What Paul emphasizes in his letter is the unity that grows out of sharing the journey of faith with other travelers. Even in struggles—even when the culture ignores or opposes you—even when it’s hard to discern what’s true and essential about this faith—life will find a way—fellowship and community and koinonia will find a way.
The practice of Fellowship is one of the key foundations of a living church. From how we greet people at the door, to how we welcome newcomers, to how we build friendships together, to how we grow in faith together through study and conversation—those levels of fellowship are the glue that holds a church together, the energy that gives us life, and way we witness to the work Christ is doing in each one of our lives. Almost every other piece of church life depends on the quality of our fellowship together—on the quality of the relationships we build together in the context of this community of faith.
We’re called as a church to help meet a basic human need—to provide a place where people can experience fellowship together. When we don’t do this part effectively, people will find other ways to meet that need. Bruce Larson is a Presbyterian minister in the States. In a book on fellowship written more than 40 years ago, he said:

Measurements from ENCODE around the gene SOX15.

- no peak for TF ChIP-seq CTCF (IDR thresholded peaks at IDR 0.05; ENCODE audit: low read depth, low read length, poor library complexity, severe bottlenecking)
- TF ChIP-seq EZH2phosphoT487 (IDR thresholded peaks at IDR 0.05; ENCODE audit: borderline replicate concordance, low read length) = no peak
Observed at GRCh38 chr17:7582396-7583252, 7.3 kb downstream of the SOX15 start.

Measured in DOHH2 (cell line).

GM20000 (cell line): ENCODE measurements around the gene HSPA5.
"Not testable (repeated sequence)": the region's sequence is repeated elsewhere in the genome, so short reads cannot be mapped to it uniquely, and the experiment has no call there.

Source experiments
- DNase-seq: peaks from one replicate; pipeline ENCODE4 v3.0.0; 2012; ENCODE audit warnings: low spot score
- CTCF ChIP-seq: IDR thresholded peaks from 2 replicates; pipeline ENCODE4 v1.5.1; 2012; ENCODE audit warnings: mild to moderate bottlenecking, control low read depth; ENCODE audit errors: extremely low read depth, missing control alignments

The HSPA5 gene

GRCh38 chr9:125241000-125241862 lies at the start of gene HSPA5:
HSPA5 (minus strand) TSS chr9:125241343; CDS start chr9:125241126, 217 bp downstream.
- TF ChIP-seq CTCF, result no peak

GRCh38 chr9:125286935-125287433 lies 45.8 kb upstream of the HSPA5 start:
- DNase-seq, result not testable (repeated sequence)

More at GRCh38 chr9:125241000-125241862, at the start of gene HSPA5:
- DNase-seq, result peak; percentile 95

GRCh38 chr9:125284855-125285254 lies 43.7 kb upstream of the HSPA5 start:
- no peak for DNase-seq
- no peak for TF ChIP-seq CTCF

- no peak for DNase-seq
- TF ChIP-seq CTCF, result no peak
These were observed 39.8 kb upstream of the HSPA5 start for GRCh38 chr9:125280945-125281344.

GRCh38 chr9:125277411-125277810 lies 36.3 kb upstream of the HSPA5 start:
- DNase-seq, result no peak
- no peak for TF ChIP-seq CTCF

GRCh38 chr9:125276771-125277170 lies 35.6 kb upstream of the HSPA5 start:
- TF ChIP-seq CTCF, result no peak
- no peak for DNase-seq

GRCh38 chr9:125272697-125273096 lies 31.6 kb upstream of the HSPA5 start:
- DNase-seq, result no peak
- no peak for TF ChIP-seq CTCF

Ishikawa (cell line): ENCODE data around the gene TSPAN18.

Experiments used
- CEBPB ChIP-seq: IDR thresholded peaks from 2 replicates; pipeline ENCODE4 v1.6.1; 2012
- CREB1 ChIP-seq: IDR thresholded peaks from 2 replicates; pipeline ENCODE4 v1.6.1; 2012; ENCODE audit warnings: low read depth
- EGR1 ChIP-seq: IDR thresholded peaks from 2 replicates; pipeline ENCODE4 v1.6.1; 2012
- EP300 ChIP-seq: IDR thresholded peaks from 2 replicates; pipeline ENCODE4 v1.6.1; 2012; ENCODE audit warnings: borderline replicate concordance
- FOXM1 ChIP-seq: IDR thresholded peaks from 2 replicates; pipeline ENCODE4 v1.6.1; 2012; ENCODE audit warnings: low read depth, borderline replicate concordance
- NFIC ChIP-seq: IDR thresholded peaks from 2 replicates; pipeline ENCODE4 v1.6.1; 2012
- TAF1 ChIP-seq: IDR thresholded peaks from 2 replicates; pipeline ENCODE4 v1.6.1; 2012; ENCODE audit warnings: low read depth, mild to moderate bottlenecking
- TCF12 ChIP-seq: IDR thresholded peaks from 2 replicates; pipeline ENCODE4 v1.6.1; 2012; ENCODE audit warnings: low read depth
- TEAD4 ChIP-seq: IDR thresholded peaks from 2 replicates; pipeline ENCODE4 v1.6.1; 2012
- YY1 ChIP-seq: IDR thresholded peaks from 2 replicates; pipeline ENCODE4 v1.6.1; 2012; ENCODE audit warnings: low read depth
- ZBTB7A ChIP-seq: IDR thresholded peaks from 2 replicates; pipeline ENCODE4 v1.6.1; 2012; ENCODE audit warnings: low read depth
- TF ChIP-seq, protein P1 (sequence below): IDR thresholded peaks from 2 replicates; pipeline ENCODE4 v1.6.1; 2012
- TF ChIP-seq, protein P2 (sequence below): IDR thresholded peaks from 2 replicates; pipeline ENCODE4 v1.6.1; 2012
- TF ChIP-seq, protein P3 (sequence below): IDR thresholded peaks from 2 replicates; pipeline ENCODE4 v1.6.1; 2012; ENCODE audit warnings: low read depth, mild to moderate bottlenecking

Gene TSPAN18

“The neighborhood bar is probably the best counterfeit there is for the fellowship Christ wants to give his church. It’s an imitation dispensing liquor instead of grace, escape rather than reality, but it is a permissive, accepting and inclusive fellowship. It is unshockable. It is democratic. You can tell people secrets and they usually don’t tell others or even want to. The bar flourishes not because most people are alcoholics, but because God has put into the human heart the desire to know and be known, to love and be loved, and so many seek a counterfeit at the price of a few beers.’